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Reader riposte: Must America make things?

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6 September 2011 06:30

Ross Buckley is a Professor of International Finance Law at the University of New South Wales:

Sam Roggeveen's blog asking 'Must America Make Things?' followed an earlier op-ed by Hugh White on the same question.

It is a question that has often come up over the years in my graduate classes. Services represent almost 80% of America's economy and students struggle with how a nation can remain wealthy when mostly it makes so little. This makes no intuitive sense to many of them.

My answer is to tell them the story of Lightning McQueen. He is the principal character in the Disney-Pixar movie, Cars, and in 2006 my son was crazy about him. In August of that year I tried to buy a stuffed Lightning McQueen toy here. After trying a few stores, I rang the supplier, and was told Lightnings had sold out nationally in two weeks, and it would be quite a while before more came in, but they had plenty of Luigis, a minor character in the movie.

A few weeks later I was in Hong Kong so thought the Disney store in the airport would be the answer to my need – but no, again, plenty of Luigis, no Lightnings. Then in October I had to travel to Toronto, and some phone calls established there were Lightning McQueens in a Disney store at a shopping mall some 35 minutes away from Osgoode Hall Law School. So there I was one afternoon, in a cab in which the suspension was shot, bouncing my way across Toronto, to buy a Lightning. When I finally got there, I bought two, and spent about $60 on two stuffed toys. Not sure why I bought two, except that one toy didn't seem to justify the effort.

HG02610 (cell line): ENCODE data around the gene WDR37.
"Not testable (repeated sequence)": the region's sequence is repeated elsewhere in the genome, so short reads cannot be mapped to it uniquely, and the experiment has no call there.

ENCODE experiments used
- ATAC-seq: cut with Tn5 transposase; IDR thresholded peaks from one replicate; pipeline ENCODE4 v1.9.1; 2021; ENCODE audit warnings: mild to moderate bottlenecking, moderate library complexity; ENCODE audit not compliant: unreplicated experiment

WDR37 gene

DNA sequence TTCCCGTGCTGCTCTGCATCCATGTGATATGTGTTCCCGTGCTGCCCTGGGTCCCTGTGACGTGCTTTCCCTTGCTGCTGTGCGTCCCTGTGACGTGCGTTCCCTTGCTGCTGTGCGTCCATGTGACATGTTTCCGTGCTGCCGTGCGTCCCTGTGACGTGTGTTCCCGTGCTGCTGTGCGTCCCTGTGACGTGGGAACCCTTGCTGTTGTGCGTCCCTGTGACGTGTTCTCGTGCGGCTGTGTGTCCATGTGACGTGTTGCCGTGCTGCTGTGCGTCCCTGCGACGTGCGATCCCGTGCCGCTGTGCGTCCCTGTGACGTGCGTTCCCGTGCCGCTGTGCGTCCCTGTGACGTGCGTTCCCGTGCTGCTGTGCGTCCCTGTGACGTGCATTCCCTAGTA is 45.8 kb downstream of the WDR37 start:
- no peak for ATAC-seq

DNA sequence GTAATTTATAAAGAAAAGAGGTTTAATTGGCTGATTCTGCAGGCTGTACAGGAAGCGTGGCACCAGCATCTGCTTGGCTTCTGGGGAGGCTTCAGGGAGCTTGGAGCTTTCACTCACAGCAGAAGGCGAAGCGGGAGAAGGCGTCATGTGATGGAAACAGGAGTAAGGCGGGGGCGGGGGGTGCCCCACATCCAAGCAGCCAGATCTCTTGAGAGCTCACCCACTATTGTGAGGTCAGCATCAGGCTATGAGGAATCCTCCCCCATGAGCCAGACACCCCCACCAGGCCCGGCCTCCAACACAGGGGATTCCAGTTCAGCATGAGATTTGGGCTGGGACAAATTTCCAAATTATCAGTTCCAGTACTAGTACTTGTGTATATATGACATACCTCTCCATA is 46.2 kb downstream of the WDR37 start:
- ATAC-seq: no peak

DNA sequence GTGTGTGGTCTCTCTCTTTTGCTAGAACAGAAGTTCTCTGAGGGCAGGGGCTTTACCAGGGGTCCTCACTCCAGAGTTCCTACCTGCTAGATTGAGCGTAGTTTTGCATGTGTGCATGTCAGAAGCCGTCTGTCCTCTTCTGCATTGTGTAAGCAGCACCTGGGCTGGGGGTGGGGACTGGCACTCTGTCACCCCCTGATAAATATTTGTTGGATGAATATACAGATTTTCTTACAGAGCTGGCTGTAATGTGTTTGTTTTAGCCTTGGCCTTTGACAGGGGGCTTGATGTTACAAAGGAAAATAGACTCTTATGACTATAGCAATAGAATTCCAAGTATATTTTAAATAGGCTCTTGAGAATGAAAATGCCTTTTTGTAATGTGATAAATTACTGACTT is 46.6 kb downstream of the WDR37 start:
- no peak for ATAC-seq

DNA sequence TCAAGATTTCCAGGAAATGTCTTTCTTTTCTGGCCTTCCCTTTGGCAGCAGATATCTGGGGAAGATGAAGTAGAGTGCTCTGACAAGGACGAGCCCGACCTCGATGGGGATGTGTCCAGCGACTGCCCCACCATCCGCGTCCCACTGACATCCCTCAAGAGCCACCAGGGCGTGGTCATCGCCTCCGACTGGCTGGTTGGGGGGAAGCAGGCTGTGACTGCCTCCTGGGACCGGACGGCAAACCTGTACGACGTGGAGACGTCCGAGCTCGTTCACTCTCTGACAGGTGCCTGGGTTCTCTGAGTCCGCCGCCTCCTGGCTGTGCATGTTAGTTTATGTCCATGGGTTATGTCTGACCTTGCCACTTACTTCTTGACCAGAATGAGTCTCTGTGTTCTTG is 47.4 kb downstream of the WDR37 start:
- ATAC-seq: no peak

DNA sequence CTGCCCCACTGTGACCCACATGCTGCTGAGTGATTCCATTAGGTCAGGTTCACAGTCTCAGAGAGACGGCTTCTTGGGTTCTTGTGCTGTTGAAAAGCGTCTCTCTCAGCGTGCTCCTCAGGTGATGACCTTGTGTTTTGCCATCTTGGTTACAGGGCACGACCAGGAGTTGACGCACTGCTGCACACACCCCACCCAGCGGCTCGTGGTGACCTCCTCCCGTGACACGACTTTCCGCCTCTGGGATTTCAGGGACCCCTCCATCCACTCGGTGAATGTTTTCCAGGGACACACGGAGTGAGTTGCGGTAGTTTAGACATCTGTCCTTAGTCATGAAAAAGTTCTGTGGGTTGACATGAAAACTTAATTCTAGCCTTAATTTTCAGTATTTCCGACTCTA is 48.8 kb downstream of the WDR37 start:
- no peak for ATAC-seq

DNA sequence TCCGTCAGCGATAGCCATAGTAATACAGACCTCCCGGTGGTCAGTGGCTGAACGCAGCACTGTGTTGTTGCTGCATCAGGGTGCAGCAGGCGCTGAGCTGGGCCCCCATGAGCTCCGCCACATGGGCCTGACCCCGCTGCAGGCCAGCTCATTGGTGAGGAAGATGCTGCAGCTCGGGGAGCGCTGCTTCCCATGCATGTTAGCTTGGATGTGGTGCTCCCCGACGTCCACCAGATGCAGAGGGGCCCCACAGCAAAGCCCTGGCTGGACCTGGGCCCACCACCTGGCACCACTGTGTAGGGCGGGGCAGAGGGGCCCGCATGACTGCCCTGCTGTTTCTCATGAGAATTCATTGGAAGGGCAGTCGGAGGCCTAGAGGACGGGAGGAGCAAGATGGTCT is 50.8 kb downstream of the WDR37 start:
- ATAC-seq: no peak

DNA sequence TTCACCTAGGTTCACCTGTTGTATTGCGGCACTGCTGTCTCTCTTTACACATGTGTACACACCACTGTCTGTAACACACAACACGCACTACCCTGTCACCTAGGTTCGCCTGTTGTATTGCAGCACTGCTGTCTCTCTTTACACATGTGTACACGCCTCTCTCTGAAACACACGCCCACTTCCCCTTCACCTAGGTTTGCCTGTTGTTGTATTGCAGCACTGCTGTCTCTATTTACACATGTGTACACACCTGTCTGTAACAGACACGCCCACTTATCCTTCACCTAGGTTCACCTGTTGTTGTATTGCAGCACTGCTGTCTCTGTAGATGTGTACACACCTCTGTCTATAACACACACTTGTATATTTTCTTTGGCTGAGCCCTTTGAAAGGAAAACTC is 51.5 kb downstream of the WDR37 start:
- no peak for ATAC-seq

So I ask students, which country would you rather be – China, that makes the toy and sells it for probably $2 to $3, or the US that does the creative work that nets them probably $10 or $12?

Apple is in the same position – it makes almost nothing tangible. The manufacture of iPhones, iPads and iPods is subcontracted out to manufacturers, mostly in Guangzhou. But this didn't stop it recently becoming the world's most valuable company by market capitalisation.

It makes sense to us that wealth derives from making things. Tangible objects seem to have a value more inherent and real than a song, some software code, or a movie character. But what makes intuitive sense doesn't make economic sense. Services will continue to represent an ever growing proportion of the US economy. This poses real adjustment problems for less skilled members of that society struggling to find jobs in this new era. But the answer to that is better public education, not trying to artificially bolster manufacturing industries. The best thing America could do to adapt to the new reality is to stop funding public schools through local property taxes, which is a recipe for the perpetuation of inequality, and to begin to throw real resources at education, especially for the socio-economically disadvantaged.

Hugh White's original op-ed argues that the highly profitable new industries (finance, technology, pharmaceuticals etc) don't generate enough jobs to sustain America's standard of living. And true, it takes far more people to make the toys than to create the movie and manage the intellectual property in its characters. So he sees that America has a problem. Given the alternative, however, it is a nice problem to have. And the solution to it lies in education. 

Photo by Flickr user fd.

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